The doctor said Grandpa wouldn't last to the night. I cried through the morning, already missing his gravelly voice painting with bold strokes, pictures of our Indian heritage.

As a young man Grandpa was a wicasa wakan, a Medicine Man. Grandma said, when Mama was born, Grandpa studied the thin fingers of clouds that streaked the sky red. Then he plunged his hands into the soil, working it with his strong fingers. "No son," he had said sadly, "I will have no son to be wicasa wakan, to soar with the eagle and know the wind, sun and sky. No son to feel the Earth, feel her life, to draw forth her wisdom." His lament became truth as his and Grandma's love gave birth only to daughters. None of them received tribal names, nor I, his only grandchild -- he believed his descendants lost to a world outside his soul.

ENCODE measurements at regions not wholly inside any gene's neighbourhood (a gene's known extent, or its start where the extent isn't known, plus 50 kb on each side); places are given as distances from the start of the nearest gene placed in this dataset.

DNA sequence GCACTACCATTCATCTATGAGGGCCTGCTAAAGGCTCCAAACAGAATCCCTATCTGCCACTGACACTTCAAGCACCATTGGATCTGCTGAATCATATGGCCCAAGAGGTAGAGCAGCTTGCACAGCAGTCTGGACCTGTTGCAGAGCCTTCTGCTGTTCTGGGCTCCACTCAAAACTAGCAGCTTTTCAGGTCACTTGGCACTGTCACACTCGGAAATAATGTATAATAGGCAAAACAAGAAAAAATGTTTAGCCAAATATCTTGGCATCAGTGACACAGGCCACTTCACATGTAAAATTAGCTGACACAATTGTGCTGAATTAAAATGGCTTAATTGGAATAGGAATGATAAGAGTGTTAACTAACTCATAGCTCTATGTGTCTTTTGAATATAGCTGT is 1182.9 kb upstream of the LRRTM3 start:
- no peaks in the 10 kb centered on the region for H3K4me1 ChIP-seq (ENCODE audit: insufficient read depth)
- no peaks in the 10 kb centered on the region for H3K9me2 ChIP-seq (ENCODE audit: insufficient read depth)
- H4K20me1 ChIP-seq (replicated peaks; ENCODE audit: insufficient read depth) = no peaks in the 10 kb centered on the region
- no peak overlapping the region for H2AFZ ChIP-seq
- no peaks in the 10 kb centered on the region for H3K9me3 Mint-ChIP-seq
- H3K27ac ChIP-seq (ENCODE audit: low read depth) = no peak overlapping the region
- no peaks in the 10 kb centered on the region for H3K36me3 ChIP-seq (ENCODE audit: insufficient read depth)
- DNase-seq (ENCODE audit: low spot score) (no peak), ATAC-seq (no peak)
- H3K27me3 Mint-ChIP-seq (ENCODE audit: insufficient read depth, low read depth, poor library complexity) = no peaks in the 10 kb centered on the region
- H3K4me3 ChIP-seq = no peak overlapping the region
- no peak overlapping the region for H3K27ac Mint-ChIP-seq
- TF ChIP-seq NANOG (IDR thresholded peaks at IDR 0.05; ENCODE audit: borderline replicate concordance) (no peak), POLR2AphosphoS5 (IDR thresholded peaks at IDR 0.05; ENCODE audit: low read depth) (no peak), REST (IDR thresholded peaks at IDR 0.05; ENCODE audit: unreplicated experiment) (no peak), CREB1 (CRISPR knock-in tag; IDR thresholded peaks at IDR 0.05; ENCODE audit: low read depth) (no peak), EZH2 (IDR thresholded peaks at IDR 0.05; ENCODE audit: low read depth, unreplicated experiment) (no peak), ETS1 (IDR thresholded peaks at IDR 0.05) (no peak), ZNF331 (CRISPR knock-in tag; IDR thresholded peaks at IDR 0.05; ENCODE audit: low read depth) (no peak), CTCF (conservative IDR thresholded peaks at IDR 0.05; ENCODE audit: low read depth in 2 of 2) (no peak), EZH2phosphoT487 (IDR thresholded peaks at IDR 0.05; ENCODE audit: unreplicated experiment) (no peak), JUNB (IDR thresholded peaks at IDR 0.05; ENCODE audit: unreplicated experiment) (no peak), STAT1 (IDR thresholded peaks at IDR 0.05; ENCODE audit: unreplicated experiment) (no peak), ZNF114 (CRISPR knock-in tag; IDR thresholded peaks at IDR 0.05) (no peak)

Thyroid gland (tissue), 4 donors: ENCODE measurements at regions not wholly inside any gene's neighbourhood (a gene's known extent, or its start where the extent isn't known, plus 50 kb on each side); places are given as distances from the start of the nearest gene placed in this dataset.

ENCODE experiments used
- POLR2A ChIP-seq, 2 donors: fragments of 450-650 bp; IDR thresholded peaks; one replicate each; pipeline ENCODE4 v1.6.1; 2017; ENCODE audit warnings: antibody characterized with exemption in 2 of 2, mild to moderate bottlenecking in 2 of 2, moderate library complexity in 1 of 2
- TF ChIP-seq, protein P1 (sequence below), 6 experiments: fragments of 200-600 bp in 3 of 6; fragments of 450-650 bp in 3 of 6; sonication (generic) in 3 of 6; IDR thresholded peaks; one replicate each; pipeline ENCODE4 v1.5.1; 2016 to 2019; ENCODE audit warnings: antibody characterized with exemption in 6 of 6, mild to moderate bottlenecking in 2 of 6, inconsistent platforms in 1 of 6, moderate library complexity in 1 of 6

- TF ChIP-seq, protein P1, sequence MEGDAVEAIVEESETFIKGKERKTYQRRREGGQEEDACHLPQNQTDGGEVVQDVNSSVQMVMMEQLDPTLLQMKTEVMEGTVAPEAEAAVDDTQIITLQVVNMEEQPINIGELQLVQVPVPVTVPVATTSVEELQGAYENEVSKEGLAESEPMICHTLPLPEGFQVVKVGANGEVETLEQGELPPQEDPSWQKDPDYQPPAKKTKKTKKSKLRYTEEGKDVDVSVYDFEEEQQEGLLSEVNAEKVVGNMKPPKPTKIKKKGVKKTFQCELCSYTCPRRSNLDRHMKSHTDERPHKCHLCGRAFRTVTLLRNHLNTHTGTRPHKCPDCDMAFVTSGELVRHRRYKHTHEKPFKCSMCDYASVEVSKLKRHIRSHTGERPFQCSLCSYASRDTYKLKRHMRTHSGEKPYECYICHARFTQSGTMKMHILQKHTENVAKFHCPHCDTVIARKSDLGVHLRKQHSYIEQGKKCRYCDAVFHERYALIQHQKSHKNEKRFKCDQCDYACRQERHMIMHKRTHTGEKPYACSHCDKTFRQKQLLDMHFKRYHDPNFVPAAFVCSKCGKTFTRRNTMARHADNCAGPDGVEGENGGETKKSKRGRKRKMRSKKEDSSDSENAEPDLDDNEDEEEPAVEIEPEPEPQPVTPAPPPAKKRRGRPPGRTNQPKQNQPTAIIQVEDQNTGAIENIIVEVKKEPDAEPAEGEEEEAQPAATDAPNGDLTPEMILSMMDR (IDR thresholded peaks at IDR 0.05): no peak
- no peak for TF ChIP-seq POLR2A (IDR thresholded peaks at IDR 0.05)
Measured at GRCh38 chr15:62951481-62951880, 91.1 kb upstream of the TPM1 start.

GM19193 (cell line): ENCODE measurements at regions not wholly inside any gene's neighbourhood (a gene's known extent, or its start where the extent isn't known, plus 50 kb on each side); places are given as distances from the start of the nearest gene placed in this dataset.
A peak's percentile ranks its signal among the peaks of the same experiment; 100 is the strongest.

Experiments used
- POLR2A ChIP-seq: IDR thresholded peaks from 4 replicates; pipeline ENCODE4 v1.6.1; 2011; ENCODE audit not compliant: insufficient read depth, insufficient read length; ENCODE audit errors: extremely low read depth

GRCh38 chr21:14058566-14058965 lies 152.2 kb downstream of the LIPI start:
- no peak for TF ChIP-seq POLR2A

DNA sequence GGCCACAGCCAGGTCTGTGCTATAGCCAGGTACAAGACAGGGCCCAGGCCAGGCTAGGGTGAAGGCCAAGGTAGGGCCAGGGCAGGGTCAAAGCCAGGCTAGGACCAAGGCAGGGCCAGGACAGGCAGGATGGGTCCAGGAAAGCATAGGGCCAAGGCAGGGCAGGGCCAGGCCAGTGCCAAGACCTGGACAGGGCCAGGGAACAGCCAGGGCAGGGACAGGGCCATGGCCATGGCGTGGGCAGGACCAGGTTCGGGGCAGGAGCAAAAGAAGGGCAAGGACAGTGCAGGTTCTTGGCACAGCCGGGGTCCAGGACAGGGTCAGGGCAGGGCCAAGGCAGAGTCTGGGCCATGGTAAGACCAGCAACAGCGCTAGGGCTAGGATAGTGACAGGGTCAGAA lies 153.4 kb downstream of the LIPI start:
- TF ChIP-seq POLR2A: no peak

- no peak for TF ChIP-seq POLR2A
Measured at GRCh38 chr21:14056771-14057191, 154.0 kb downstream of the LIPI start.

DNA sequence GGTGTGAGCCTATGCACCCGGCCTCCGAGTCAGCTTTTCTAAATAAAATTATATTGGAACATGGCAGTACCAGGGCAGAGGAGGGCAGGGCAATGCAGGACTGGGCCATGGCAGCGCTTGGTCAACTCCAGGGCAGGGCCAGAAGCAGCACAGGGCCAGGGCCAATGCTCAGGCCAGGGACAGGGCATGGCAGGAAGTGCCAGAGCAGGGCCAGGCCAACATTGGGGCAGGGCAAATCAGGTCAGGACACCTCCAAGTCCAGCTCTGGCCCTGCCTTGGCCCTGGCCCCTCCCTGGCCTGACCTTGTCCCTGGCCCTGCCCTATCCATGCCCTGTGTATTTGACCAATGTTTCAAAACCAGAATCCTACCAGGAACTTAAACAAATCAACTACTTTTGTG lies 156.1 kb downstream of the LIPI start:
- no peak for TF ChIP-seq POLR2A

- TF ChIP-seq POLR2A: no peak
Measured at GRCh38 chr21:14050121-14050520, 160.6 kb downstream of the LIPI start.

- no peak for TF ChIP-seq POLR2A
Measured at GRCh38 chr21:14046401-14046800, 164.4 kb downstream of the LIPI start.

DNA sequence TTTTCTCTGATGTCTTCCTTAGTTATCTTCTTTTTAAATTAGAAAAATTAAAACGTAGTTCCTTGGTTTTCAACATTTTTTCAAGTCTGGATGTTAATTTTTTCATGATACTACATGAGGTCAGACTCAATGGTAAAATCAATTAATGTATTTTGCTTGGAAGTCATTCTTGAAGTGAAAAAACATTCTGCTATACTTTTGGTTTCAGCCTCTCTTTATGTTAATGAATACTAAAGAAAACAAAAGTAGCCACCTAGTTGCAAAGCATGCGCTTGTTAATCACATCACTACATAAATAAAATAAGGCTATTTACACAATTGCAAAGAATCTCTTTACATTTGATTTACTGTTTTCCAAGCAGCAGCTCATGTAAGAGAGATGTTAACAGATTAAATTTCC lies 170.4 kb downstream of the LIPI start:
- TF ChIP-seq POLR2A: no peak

"That's when he really died," Grandma said. "His spirit seemed to leave him in the breath of his heavy sigh. And he abandoned many of the old ways; today he abandons life." She shuddered slightly and gazed at the bedroom door, memories writing even more years into her brow. "He's really been dead a long time," she said as her sad eyes looked back to another day.

But I say, you will not be gone, Grandpa. Though I shall mourn and wail with the others, you shall live on in my soul. You are the spirit of my dreams, my past and my future. Together we shall soar upon the currents of the Mother Earth and I will bare my face to the Father Sun.


Copyrighted by Lawrence Swyfte 2003

Return to Top            Return to Lawrence Swyfte's Page